• Las Vegas, Nevada to Grand Canyon Village, Arizona

      375 miles, about 10.5 hours

      This is an incredible journey that can be done in one very long day or you can split it into a couple of days. Starting in Las Vegas, the route swings by the incomparable Hoover Dam en route to the Grand Canyon by way of two relatively little visited historic and picturesque attractions.

      Here are a few highlights to look out for along the way

      Hoover Dam (mile 31)
      The first stop is Hoover Dam. (Click here for photos of the bridge building project, completed in 2010.) There are tours of Hoover Dam, but taking one will lengthen your day too much to see the rest of what is in store for you. Take plenty of photographs and video of the dam and then get back on the road.

      Sunset Crater National Monument (mile 271)
      Continue on Rte 93 to Kingman, Arizona, and take I-40 east to Flagstaff. Drive past Flagstaff, exit at Rte 89 and go north to the Sunset Crater turnoff, County Road 395. It will be well marked with the brown and white National Parks sign. The road into Sunset Crater is a loop road that also goes through the lava beds and skirts the Painted Desert.

      Wupatki National Monument (mile 288)
      Next up is the Wupatki National Monument, a well-preserved ancient Native American village. The loop road is about 30 miles long and comes out further up Rte 89. There is a lot to see and do along the route.

      Desert View Overlook
      (mile 364)
      Head north on 89 again toward Cameron, and turn west on Rte 64 to go into the east entrance to Grand Canyon at Desert View. Along the road, and before you reach the park, you might want to stop at the small canyon on the Little Colorado River, where Native Americans have set up a huge craft market. The trinkets and paintings and such are good quality, but the small, deep canyon is a good attraction, too.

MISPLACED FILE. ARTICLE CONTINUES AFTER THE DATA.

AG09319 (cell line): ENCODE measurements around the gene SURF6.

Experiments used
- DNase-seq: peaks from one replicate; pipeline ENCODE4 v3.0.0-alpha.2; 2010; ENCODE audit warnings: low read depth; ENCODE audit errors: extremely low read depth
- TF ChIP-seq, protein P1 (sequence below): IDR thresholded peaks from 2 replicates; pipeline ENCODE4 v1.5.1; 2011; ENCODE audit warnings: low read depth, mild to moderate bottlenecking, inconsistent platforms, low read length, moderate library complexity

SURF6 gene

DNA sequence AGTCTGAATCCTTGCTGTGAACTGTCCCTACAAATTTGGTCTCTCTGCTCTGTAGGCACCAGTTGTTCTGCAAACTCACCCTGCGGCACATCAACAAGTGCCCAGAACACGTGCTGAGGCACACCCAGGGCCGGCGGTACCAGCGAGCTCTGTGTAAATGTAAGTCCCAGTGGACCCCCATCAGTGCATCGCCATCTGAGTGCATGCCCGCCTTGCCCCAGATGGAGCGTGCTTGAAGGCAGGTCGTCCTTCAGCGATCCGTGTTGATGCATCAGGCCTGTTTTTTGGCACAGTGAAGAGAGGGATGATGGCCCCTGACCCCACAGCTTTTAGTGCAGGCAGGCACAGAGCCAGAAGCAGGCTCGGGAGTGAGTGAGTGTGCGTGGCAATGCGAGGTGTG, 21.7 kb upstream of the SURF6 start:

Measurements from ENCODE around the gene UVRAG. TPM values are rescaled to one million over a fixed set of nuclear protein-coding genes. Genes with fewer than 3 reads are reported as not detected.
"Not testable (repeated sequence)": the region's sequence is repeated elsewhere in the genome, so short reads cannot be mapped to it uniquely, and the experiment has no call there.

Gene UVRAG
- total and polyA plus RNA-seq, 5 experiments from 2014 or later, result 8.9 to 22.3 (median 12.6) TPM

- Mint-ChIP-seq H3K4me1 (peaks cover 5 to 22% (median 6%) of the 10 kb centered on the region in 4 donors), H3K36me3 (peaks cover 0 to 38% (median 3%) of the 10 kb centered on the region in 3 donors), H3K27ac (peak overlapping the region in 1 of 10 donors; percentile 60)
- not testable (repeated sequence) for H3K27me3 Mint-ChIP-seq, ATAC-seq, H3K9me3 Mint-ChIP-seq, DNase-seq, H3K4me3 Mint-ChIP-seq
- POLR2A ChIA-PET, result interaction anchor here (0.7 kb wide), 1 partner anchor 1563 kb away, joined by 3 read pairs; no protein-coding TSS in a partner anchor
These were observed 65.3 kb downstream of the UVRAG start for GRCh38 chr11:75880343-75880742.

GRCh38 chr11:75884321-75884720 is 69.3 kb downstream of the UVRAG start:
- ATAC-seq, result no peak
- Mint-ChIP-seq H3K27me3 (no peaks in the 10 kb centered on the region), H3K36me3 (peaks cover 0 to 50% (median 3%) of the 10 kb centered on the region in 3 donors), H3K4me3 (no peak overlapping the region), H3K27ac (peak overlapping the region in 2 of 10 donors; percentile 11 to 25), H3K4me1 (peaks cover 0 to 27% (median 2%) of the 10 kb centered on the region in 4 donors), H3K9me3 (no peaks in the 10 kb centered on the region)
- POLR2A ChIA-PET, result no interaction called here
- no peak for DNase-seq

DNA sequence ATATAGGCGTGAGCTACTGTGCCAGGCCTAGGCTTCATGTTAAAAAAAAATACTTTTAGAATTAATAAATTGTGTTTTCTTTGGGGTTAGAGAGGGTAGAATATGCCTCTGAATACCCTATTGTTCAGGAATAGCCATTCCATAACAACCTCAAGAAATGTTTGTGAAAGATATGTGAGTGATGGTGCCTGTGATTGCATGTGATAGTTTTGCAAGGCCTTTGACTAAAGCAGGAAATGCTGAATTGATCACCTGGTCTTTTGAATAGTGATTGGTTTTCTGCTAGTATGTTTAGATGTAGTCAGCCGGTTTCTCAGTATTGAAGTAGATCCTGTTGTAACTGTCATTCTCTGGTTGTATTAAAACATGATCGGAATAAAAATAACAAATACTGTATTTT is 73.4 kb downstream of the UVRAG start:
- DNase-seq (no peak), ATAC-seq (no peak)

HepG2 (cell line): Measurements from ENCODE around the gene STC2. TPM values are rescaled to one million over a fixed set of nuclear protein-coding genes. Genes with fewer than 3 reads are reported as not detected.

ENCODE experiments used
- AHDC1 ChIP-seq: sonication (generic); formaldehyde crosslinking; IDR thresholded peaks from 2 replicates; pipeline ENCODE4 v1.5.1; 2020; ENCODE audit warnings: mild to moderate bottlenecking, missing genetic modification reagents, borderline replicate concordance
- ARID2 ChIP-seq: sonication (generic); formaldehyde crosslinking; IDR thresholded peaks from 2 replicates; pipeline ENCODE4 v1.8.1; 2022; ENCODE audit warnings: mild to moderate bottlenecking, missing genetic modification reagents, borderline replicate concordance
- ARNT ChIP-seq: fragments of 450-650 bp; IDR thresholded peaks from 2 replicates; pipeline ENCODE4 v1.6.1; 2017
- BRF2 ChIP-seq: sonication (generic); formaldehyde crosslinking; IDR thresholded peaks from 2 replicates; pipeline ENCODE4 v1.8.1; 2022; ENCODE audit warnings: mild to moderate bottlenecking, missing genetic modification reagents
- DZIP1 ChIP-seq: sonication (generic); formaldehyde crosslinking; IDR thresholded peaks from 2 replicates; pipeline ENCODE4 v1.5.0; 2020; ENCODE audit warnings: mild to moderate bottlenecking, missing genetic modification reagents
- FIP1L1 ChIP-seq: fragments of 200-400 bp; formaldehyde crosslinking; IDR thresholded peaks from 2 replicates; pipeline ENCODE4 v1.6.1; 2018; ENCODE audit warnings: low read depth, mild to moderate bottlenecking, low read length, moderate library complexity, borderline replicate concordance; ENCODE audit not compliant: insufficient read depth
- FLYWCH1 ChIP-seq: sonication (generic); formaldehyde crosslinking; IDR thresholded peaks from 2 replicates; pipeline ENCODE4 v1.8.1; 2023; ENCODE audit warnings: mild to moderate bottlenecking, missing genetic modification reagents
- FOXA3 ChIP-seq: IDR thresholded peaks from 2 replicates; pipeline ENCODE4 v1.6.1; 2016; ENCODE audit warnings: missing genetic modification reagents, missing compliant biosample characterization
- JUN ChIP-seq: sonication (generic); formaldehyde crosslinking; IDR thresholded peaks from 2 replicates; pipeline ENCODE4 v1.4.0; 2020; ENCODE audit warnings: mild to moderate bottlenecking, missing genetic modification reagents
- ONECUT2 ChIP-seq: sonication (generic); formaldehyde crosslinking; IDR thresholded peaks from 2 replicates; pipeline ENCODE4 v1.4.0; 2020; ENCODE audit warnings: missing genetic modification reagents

Grand Canyon (mile 375)
      Drive on to Desert View, where you can park for a few minutes and get your first look and the Grand Canyon. There is a picturesque stone tower there that you can ascend for an unobstructed view into the canyon. Then go on to Grand Canyon Village, where you can park your vehicle and ride the Grand Canyon Shuttle. It will be late in the day by now, so try to get to Mather Point or one of the nearby viewing areas. Sunset at Grand Canyon is a “must see” for every one, but don’t leave your viewing area too soon. After the sun sinks below the western rim the canyon becomes dark. However, a few minutes later there is an afterglow down in the canyon that produces phenomenal colors. It lasts for about 10-15 minutes and is light enough for great photography.

      You should reserve lodging either inside Grand Canyon Village or in one of the many hotels in the town of Tusayan, just south of the park. You will then have a very short drive to your hotel for the first night. Reserve your hotel room well in advance of the trip. Regardless of where you choose to stay, go outside after dark, get away from the lights, and look up at the sky the way it should be seen. Perhaps you’ll see the Milky Way, too.

      Afterglow seen from the south rim of the Grand Canyon